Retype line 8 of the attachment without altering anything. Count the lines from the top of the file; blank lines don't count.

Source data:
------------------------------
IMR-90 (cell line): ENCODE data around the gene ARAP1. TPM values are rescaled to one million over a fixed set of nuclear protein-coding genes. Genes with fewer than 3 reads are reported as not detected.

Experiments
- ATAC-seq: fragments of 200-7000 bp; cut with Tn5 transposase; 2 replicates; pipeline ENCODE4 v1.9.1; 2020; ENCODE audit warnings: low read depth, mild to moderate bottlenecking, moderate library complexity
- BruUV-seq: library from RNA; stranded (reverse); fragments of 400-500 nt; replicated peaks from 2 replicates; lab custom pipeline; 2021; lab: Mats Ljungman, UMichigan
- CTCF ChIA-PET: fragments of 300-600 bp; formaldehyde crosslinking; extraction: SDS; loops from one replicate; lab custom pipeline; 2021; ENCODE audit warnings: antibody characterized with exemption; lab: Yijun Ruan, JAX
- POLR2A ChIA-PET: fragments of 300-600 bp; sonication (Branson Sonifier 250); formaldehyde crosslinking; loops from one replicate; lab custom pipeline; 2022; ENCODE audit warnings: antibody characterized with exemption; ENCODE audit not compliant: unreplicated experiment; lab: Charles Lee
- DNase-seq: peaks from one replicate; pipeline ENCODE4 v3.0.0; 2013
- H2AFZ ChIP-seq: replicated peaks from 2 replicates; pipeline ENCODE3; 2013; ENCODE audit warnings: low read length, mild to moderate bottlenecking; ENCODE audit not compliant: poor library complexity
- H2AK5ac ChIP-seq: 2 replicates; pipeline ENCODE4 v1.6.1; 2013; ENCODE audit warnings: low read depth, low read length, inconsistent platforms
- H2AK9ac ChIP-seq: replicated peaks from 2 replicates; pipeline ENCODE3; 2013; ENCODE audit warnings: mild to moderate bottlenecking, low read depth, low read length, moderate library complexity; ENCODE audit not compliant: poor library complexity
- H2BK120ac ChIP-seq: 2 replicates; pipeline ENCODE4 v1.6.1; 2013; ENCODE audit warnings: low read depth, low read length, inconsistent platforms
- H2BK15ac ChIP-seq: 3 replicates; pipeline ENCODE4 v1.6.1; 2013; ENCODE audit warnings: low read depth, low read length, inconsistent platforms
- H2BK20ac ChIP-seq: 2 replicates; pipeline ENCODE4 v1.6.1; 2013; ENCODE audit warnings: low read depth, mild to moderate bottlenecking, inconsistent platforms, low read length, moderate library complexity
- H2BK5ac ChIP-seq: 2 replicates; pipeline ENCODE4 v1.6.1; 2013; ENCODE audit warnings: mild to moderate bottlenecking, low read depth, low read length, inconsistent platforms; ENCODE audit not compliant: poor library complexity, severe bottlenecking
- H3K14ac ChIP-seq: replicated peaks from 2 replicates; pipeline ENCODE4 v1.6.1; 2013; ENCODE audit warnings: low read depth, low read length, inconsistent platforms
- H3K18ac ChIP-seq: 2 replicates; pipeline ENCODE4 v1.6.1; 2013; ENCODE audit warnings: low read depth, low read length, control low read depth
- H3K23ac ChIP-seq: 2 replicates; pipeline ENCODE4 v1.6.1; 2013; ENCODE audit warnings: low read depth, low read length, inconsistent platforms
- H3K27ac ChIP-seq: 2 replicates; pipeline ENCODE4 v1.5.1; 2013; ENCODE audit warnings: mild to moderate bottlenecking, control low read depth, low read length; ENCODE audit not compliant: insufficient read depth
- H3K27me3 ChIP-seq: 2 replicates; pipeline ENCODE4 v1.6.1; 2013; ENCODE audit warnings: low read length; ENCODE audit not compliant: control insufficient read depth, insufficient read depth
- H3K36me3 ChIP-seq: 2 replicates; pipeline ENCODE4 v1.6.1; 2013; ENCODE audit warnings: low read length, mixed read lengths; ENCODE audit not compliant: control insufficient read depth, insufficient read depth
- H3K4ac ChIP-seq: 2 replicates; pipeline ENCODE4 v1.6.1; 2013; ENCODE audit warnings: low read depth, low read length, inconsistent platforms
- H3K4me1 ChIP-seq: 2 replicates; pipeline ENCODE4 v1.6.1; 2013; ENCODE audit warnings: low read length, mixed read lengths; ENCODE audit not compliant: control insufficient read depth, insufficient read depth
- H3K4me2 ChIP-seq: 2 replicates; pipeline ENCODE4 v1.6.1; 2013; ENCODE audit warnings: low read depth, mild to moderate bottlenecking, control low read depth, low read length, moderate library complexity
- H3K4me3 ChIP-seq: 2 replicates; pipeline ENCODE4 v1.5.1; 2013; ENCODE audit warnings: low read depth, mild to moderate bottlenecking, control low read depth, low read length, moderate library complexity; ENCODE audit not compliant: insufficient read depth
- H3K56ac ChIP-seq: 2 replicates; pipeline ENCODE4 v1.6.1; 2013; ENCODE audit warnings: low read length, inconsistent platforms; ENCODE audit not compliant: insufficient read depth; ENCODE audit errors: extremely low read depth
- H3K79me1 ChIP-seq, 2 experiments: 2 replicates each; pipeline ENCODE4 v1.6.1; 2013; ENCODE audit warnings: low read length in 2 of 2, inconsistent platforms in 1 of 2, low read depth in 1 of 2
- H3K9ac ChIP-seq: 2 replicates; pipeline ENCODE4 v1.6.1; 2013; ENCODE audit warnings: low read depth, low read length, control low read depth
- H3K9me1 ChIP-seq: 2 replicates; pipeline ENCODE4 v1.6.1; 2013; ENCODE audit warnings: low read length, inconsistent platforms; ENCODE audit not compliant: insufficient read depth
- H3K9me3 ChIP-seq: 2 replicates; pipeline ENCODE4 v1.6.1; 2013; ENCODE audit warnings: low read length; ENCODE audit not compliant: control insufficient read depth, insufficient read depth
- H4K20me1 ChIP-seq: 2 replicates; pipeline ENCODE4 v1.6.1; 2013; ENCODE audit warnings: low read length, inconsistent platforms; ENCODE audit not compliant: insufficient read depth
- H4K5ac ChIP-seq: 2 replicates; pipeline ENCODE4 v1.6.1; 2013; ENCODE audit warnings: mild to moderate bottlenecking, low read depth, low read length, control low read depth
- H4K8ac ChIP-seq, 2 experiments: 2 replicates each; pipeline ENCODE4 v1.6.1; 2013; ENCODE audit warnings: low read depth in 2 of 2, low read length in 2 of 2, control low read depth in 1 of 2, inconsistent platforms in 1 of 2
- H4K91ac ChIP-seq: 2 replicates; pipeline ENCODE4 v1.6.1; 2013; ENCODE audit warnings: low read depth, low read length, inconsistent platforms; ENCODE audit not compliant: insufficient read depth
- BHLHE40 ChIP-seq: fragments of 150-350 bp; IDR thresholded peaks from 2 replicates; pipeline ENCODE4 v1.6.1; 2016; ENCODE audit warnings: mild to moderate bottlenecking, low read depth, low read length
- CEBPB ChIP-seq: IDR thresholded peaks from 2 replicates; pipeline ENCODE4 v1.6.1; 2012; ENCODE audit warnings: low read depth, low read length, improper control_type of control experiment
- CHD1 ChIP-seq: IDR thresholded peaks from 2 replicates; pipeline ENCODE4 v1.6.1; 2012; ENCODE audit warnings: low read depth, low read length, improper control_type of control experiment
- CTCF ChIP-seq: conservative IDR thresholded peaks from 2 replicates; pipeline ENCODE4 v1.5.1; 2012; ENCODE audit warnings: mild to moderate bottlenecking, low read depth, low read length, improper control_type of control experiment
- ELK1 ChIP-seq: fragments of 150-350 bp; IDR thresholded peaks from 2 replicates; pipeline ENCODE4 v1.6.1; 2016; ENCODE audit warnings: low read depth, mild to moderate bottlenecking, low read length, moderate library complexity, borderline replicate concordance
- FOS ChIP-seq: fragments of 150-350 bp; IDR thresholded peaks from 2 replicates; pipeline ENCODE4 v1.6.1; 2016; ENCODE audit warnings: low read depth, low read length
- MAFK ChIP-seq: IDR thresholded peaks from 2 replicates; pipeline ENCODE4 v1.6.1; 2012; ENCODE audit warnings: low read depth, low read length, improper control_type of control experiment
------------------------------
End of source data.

- H2AFZ ChIP-seq: replicated peaks from 2 replicates; pipeline ENCODE3; 2013; ENCODE audit warnings: low read length, mild to moderate bottlenecking; ENCODE audit not compliant: poor library complexity